Perhaps you are right. No doubt, human beings are good at adapting. But I think the human population will have to be seriously downscaled, and we will no doubt have to restructure the whole of agriculture so that more of the biomass becomes nutrients for the soil with less dependence on artificial stimuli. I am also quite sure that humans can learn to be extremely conservative with their energy usage at the same time our technology uses less energy.

I like to take the example of a computer. You can buy a top of the line gaming computer which consumes 400 watts - now there is a lot of energy you need access to for using it. But there are computers running on a few watts like the Raspberry Pi - which can be used for 90% of peoples tasks. This computer you could run by winding up generator by hand. The same with televisions, a modern LED TV uses a fraction of the power than a typical cathode one, and I am quite sure serious improvements could be done there as well, perhaps with OLED. So even high tech can coexist with low energy usage in these scenarios.

Transport is the big "oil sucker" these days and there is just endless opportunities of improvement there, everything from less globalism, to reducing transportation needs. There is just an immense amount of unnecessary trips being made by the average person. If you plan your transportation needs AND use an EV you will cut down energy usage immensely. Its just a matter of accepting a new culture of energy reduction, and I can see our coming generation being able to adapt and form this new culture if we nudge them in the right direction.

But as many people have commented, our extraction rate of resources is way too high and anything finite will come to and end sooner or later no matter how much recycling you do. I think an important part of the puzzle here is to seriously reduce the amount of "things" made and our rate of replacement. Atm there is a fierce competition between companies to manufacture tons of different variations of gadgets, and many people regard these obsolete within a year. If companies were forced to think longevity and e.g. 10 year guarantees - we could perhaps enforce a slower pace of new technology, making it profitable to fix things instead of replacing it all the time. Atm the cost of fixing stuff is just completely bonkers even though the part that needs to be replaced might cost $1, simply because the guy with the knowledge to fix it take $100 an hour. This kind of capitalism culture severely hampers our ability to repair and be satisfied with stuff that works well enough instead of constantly having the latest gadget.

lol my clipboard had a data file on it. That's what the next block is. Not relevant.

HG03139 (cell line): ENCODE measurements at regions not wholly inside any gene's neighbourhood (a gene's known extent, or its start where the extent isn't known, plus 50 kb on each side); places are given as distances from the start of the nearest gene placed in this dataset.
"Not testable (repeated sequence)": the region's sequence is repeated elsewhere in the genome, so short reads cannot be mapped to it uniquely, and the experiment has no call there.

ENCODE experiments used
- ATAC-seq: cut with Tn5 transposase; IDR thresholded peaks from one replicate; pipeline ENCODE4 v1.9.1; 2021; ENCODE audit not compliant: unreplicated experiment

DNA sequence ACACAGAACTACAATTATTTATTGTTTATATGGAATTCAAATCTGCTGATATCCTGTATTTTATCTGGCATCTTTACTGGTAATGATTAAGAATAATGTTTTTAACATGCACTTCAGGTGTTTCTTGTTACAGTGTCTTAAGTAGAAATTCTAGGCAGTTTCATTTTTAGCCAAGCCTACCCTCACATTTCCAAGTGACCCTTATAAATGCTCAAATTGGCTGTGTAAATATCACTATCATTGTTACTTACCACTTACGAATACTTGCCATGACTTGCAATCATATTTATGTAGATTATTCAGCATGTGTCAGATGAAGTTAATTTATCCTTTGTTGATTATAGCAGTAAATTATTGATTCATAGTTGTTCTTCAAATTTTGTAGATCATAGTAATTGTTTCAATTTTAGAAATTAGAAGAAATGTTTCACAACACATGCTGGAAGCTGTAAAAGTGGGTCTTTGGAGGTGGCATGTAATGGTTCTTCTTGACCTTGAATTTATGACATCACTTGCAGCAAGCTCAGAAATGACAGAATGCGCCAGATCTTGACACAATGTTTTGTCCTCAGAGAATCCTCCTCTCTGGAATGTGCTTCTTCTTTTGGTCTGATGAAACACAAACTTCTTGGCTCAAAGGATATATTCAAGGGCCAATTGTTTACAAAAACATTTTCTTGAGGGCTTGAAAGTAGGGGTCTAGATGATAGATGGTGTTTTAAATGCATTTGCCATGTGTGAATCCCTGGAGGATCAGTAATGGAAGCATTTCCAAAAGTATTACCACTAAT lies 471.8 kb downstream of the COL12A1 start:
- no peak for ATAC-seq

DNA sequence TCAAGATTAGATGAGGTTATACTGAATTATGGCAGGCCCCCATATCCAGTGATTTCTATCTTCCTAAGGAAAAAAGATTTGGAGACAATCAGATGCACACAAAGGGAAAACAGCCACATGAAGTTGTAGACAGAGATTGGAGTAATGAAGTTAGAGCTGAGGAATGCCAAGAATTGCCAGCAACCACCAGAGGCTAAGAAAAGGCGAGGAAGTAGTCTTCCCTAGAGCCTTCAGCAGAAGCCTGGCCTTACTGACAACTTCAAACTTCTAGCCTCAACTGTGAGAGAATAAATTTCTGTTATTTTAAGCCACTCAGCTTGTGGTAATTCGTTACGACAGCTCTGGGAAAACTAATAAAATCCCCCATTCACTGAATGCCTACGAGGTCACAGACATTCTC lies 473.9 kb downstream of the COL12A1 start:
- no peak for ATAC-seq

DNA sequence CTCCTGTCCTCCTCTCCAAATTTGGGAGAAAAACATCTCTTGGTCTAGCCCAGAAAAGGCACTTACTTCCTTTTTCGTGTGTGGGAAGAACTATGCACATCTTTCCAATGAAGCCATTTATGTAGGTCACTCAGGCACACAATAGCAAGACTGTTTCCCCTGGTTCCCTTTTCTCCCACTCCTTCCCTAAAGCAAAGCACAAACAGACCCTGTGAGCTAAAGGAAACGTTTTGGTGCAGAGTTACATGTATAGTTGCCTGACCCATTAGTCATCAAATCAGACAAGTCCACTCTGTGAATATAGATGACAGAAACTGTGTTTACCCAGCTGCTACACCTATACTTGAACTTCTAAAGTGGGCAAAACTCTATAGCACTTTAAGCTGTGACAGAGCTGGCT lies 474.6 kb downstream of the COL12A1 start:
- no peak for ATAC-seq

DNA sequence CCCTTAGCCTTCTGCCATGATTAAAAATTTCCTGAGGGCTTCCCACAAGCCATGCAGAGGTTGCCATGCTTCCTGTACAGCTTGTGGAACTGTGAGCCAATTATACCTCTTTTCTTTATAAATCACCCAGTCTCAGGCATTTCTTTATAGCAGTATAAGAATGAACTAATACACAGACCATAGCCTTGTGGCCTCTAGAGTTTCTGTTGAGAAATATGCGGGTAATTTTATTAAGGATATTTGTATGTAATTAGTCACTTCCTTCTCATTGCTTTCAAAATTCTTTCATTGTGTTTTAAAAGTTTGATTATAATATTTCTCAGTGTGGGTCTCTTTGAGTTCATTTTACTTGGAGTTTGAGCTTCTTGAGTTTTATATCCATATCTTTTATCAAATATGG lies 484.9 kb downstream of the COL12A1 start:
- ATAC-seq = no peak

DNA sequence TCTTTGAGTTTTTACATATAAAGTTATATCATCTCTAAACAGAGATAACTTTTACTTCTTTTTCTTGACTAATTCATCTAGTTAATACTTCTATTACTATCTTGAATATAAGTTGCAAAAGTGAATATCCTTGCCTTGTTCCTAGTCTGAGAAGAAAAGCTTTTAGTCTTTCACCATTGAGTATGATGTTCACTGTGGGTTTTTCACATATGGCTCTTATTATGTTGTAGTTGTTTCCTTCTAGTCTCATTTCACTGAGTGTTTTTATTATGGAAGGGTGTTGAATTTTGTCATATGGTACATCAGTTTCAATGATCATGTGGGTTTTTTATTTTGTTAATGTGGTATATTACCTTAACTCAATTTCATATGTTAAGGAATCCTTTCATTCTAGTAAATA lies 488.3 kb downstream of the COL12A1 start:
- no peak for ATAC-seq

Yet less than four years prior to that Reagan travesty you linked to, we had a president who told the truth about North America's energy situation.


Americans couldn't handle it and elected an actor to blow smoke up their butts for eight years: "Turn up the thermostats, buy the biggest car you can and go shopping, it's morning in America!"

HARM - Actually just this morning there was such a report on NPR. In that case is was N. Korea exporting "discouraged workers" to China. Turns out with the growing Chinese economy they have began running short of workers to do the really crappy work for little pay. The Korean workers didn't sound to be much better then slaves. And of what they are paid the NK govt keeps most of it. So a great solution: more hard foreign currency and a slightly smaller population to deal with. Wonder if we could do a similar trade with Canada along those lines. I've got some deadbeat siblings I would mind sending north...way, way north.

Perhaps the U.S. could become a net exporter of "discouraged workers".

Well we used to be a big importer of them from our southern border but ever since domestic production surged, imports have slowed to a crawl.

Law of supply and demand: When supply go up, price go down. Is that broken?

There is two ways that the law of supply and demand works:

1. Supply goes up, demand stays the same, price goes down.

2. Supply stays about the same, demand goes down, price goes down.

What we are dealing with is the second of these scenarios right now.

The second scenario is not well understood. "Demand" really means the ability to pay for oil products. People who have been laid off from work lack this ability. So recession means lower "demand" and thus lower prices.